So, still in the pursuit of the “inflexible old revolutionary” Loumos has created out of Koestler’s character, we can pause for a moment, catch our breath and then sing out: “No, he’s not in there.” The fact that he is merely a tactical and episodic opponent of the bureaucratic regime, constantly digesting his conscience, his mind, his traditions, his friends and then throwing them up all over again when his teeth start to ache ... no, that is hardly our inflexible old chap ... we shall have to seek him elsewhere.


It must be apt to study and praise elements that for fullness of spiritual perfection are wanted, even though they belong to a power which in the practical sphere may be maleficent – Matthew Arnold.

For a purposeful discussion of The Yogi and the Commissar it might help us somewhat to take the advice of the Yogi and relax for a moment and pretend we are no longer being bombarded by the stimuli of the “external” world. In the state of such relaxation, breathing just as the Yogi tells us to do, we can still our immediate and reflexive responses, hold them in a state of suspense and permit exposure before the mental plates of another idea affixed to our idea, or perhaps our idea in combination with others.

In The Yogi and the Commissar, Koestler advances a central idea which must not be considered on the basis of its efficacy as a substitute for Marxism, in which case it is to be rejected out of hand, but, disregarding his extravagant claims, erect a particular frame of reference, which we can do ourselves, in order to consider it properly.

What is the idea? Well, here at random is a sample of it: “the Second and Third Internationals got into the blind alley because they fought capitalism on its own terms of reference, and were unable to ascend to that spiritual climate the longing for which we feel in our bones.” Absurd, isn’t it? Of course. But let’s try to approach the idea warily, from behind, as it were, and see if we can catch it and make it perform for us.

What does Koestler mean? Well, here’s more.

“Thus, while in the material sphere the cumulative effect of Left attempts was a slow and steady improvement of social conditions, its cumulative effect in the psychological sphere was a growing frustration and disillusionment. There was nothing to replace the lost absolute faith, the belief in a higher reality, in a fixed system of values. Progress is a shallow myth because its roots are not in the past but in the future. The Left became emotionally more and more rootless. The sap was drying up. At the time when British Labor and the German Social Democrats came to power, all vitality had already run out of them. The communications with the unconscious layers were cut; their ethos was based on purely rational concepts; the only reminder of the French revolutionary tradition was the caustic Voltairian tone of the polemics.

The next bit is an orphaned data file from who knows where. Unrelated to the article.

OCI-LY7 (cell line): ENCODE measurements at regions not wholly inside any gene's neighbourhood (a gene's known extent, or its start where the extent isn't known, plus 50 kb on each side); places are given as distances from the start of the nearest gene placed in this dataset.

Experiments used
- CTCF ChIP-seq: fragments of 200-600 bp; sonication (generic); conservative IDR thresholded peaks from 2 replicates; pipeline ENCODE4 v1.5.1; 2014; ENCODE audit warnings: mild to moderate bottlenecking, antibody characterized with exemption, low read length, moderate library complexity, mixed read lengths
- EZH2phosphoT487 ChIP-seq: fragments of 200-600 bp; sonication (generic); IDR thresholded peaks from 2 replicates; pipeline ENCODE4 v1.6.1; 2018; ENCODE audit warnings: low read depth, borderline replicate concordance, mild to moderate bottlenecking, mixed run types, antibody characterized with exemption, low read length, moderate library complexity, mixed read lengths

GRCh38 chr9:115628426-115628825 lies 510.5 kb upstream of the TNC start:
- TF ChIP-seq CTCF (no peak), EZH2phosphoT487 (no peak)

“At a Communist writers’ congress, after speeches about the brave new world in construction, Andre Malraux asked impatiently: ‘And what about the man who is run over by a tram car?’ He met blank stares and did not insist. But there is a voice inside us which does insist. We have been cut off from the belief in personal survival ... to be killed on a barricade or to die a martyr to science provide some compensation, but what about the man who is run over by the tram car? Gothic man had an answer to this question. The apparently accidental was part of a higher design ... you were looked after in higher quarters ... but the only answer which Malraux, after a painful silence, received was: “in a perfect socialist transport system there would be no accidents.”